• Land tenure — it is the way in which right in land is held, it determines how rights are secured and transferred;
• Land value — it encompasses the valuation and taxation of land and properties; • Land use and planning;
• Land development in regard of infrastructure and utilities implementation.

In order to manage all those aspects, many systems are used to create an integrated system for the land administration offices. Those systems are comprised by at least a Cadaster component (often backed by a GIS) and a land tenure, registry-like, solution [13]. Those two components may be loosely coupled or strongly integrated. The Land Administration Domain Model or ISO 19152:2012 is the first successful standard in land administration. It attempts to conciliate social drivers and technology design approaches by providing global standardized vocabulary for land administration. It emphasis that the main characteristic of land tenure is the reflects it has of a social relationship regarding right to land which leads to a certain relationship, legally recognized, between people and land. This means that there’s a registration component of the mentioned right for it to have legal meaning [16]. The LADM focuses on the part of land administration that deals with rights, responsibilities and restriction affecting land(and what is above and below) and the geospatial components[16, 24]. At its core LADM is an abstract, conceptual model comprised of three packages, and one subpackage:
• Administrative package: comprised of the basic administrative units (BAUnit) which is the subject of registration; the Rights, Restriction and Responsibilities (commonly addressed as the RRR) on a BAUnit.
• Party package: contains the classes used to represent the people and organization linked to RRRs
• Spatial units package: used to represent the physical expansion of the BAUnit, the parcels, building (their legal space) or utility networks.
• Surveying and representation subpackage: comprised of spatial sources, geometry and topology(spatial representation) classes

The main classes of each package are related to each other through association which give a coherent model (Fig. 1 gives an overview of those relationships). Fig. 2 is an example of how instances of the main classes on Fig. 1 relate in a use case. In this case the instance of LA_BAUnit to register is called the Wayne Manor, the owner is Thomas Wayne represented by the LA_Party instance. It relationship with the LA_BAUnit is represented with the instance of LA_Right of type ownership. In the overview diagram (Fig 1), the class LA_Right wasn’t visible. It is a subclass of LA_RRR which is itself an abstract class. The last class involved is LA_SpatialUnit it is the physical extension of the manor. The additional information it provides here is the area of the manor. To go one step further we could use the Surveying and Representation subpackage’s classes to represent its geospatial extension.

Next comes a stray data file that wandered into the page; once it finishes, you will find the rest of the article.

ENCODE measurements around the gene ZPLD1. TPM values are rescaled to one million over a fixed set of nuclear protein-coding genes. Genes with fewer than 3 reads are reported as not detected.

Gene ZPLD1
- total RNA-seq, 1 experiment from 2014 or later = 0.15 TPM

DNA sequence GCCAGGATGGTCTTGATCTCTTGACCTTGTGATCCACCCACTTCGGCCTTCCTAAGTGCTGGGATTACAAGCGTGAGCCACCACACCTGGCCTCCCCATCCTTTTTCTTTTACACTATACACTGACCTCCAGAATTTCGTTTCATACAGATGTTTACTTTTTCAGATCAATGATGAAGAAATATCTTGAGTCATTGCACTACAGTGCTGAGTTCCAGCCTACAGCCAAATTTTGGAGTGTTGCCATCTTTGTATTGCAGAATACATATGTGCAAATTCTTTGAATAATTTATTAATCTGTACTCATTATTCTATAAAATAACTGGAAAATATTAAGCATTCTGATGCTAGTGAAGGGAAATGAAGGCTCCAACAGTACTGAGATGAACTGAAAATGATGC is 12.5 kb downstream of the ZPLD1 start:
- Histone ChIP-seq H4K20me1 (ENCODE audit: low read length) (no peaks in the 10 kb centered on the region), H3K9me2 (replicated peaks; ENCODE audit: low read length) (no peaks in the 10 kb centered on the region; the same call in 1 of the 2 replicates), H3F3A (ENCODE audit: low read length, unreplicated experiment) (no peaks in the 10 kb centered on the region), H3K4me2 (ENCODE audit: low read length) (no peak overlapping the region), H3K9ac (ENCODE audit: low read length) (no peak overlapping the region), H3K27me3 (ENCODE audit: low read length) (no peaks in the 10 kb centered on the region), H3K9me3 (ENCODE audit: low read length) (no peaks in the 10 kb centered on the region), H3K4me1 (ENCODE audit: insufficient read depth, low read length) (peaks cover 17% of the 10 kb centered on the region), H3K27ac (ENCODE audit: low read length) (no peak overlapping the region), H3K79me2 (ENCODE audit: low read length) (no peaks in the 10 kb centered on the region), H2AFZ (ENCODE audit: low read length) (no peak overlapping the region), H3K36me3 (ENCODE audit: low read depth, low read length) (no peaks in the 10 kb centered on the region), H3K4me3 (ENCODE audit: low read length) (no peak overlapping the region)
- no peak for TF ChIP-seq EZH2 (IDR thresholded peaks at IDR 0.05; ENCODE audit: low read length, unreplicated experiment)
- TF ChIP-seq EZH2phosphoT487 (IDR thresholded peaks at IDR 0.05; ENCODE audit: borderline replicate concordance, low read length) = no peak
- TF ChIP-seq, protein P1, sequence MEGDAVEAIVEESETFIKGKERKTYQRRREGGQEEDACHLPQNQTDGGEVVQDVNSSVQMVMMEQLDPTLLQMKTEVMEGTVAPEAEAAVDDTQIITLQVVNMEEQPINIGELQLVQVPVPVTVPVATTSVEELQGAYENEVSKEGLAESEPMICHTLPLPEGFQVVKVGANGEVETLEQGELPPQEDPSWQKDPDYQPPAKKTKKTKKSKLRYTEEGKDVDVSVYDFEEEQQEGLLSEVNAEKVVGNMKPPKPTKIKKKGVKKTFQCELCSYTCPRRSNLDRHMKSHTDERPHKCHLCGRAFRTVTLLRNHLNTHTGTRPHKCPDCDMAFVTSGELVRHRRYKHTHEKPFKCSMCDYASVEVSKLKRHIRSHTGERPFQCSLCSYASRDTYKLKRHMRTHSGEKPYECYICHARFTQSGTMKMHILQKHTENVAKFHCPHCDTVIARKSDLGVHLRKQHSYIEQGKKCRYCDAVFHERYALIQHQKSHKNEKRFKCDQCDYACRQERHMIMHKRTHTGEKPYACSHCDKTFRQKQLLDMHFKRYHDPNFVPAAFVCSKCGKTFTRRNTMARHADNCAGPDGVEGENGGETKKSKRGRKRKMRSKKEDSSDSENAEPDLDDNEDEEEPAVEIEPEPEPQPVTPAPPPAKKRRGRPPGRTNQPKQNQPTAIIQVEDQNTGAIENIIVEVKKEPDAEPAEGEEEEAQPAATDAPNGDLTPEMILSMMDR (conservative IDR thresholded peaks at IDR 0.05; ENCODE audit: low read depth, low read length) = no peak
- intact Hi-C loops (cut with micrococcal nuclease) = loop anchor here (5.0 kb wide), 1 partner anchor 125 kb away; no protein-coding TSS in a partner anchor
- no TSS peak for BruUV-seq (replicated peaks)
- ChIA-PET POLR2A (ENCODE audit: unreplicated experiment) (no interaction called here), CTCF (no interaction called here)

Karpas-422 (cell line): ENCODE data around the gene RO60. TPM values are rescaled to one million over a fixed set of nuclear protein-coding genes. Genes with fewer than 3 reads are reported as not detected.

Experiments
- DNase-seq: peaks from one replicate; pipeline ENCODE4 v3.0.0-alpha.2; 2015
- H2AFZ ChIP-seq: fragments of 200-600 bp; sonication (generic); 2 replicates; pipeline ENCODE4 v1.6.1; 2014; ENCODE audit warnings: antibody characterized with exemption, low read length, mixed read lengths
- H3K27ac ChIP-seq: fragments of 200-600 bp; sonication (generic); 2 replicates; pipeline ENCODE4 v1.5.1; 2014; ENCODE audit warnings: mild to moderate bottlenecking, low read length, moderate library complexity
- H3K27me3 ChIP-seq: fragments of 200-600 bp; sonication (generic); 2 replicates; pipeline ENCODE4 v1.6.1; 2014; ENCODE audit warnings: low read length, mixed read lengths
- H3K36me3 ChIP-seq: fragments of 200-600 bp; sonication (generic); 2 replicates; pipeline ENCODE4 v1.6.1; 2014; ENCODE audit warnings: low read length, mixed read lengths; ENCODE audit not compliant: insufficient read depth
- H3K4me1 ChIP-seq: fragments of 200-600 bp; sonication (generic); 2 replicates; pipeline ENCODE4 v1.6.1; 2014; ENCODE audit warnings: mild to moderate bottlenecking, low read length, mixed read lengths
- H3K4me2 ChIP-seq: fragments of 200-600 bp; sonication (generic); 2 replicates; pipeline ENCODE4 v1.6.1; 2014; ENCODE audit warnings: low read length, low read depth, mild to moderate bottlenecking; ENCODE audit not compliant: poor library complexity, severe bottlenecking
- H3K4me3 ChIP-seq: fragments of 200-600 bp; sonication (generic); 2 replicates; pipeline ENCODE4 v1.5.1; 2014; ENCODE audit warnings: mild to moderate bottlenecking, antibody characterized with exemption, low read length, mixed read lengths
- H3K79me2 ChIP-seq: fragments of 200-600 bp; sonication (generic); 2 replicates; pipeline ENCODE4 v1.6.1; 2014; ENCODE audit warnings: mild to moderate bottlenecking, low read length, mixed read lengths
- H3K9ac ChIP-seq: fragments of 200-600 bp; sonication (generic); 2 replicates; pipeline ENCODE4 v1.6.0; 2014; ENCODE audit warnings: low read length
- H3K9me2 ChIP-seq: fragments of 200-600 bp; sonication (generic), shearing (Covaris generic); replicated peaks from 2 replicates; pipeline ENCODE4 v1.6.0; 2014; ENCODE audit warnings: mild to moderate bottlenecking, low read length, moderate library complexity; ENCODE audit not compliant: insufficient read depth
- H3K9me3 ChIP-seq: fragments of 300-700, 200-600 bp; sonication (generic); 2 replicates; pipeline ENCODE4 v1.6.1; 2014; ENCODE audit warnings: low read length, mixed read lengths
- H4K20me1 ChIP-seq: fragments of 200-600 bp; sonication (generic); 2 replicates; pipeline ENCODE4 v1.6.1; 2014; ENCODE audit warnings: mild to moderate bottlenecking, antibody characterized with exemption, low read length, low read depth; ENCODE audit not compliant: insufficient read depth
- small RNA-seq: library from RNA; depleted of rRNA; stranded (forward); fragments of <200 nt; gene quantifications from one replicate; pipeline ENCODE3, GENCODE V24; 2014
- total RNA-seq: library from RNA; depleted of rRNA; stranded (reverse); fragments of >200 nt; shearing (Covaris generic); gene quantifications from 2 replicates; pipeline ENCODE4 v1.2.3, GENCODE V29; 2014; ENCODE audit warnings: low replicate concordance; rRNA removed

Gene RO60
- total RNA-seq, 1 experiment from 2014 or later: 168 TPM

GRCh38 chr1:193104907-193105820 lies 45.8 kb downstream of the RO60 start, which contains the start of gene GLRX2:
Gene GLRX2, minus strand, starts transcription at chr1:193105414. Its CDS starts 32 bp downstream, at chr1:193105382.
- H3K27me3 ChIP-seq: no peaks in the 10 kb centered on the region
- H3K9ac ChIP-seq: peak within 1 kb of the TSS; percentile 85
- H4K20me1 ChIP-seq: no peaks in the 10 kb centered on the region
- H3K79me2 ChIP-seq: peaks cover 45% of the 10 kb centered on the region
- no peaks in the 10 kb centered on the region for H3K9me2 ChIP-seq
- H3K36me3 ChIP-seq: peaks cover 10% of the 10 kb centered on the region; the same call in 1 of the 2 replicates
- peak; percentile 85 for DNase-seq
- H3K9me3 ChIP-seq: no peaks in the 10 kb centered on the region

In many aspects, the standard approach only allows a rather general description, for instance in the case of interests in land, it’s classifying them as right, restriction or responsibility. These RRR can be classified according to short code lists.The code lists enables us to distinguish, for example, if a right is an ownership rights or a leasehold; if a restriction is a servitude or maintenance of waterways[16]. The LADM is, therefore, a very good basis for designing and structure information system. It flexible nature by design allows for adaptation to national context. This is done through ISO 19109: Generic Feature Model concepts mainly by specialization of feature class to add additional attributes, operators, and associations; creating new data types for complex attribute like address; Refinement of code list fixing the possible values of a feature class attribute. A specialized model to a national context is commonly addressed as a country profile. The standard provides in it annexes some of those country profiles as examples.

Therefore, most countries willing to base a system upon LADM, proceed in creating country profiles of the LADM. They would have, among other objectives, to define the specific RRR applicable to that country by specialization of the main RRRs classes; Redefine the various code lists to be compliant to their laws and regulation on land administration; Review the attributes of each class and add new attributes when needed; Extend BAUnit and spatial unit classes to create new specific ones as per local land administration services requirements.

It is worth noting that the standard is in revision phase[23] for its second edition. In this process it is planned, among other major changes, to add guidelines on how to create a country profile and on how workflow would be implemented[22, 23]. According to [23], the use of a transaction model supported by blockchain technology will be likely discussed. The United Nations initiative on Global Geospatial Information Management, through it Framework for Effective Land Administration—FELA[5], refers to the LADM as a standard for land administration, thus giving it a broader acceptance as the de facto domain model.

Literature review